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The top 25 MBA programs for getting a job at a hedge fund, private equity firm or VC

Landing a job on the buy-side is a notoriously difficult task. The sheer number of people who apply to work at hedge funds, private equity firms and venture capitalists means you’ll likely need a blue-chip resume just to earn an interview. An MBA can help you separate yourself from the herd.

We scoured our CV database containing more than 900k resumes to identify the business schools that will give you the best chance for a career on the buy-side. As one would imagine, the list is made up of top programs, with U.S. business schools being the biggest feeder of talent. There were some surprises, however. Graduates of NYU’s Stern School of Business, a top destination for prospective investment bankers, don’t populate as many chairs on the buy-side as one might think. There are also fairly large gaps between top-rated programs in Europe and Asia. Columbia edging out Harvard and Wharton may come as a surprise to some, though it finished atop the list last year as well and was second in 2016.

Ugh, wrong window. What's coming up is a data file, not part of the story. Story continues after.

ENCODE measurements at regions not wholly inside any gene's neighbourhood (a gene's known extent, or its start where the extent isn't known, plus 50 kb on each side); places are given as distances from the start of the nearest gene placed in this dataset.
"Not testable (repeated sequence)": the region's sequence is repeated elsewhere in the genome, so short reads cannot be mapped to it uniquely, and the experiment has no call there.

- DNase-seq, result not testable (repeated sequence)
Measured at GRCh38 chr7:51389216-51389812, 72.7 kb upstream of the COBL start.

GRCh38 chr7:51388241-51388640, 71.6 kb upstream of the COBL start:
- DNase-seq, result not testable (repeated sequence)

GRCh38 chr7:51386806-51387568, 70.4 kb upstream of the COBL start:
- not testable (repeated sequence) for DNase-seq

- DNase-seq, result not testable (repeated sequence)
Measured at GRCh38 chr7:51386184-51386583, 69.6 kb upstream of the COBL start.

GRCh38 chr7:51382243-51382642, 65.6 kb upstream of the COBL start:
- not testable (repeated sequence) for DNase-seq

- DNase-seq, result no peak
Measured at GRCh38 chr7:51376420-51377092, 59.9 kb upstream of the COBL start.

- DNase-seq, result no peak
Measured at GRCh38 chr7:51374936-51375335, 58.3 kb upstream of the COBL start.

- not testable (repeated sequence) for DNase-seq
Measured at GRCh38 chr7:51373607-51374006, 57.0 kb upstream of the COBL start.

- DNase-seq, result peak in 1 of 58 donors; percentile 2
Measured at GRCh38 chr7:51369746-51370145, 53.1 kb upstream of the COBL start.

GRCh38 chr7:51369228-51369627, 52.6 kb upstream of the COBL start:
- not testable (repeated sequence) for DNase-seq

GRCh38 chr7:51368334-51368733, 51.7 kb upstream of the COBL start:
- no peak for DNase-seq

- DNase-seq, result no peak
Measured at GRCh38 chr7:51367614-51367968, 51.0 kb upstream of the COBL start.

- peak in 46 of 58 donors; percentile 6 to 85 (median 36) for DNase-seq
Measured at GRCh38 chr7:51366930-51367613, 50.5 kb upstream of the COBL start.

The rankings are made up of the MBA programs with the highest percentage of graduates from each school who are currently working at hedge funds, private equity firms or venture capitalists. Schools included in the rankings needed to hit a minimum threshold of current buy-side employees and total MBAs grads within our database to be statistically significant, hence the omission of Stanford Graduate School of Business, which does well within the VC world but provides too small of a sample size overall.

It’s important to note that the rankings are based on the percentage of graduates from each business school working at hedge funds, private equity firms and VCs, not the overall total. MBA programs with larger enrollments like Wharton, Columbia, Harvard, Booth, INSEAD and London Business School account for the greatest number of buy-side employees, but the rankings are shifted slightly because a few other qualifying programs enroll fewer students yet sport higher percentages. An argument can be made to give those five schools an extra bump as more of their alumni are in the business and can help make introductions, though they all rank very highly anyway.

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AUTHORBeecher Tuttle US Editor

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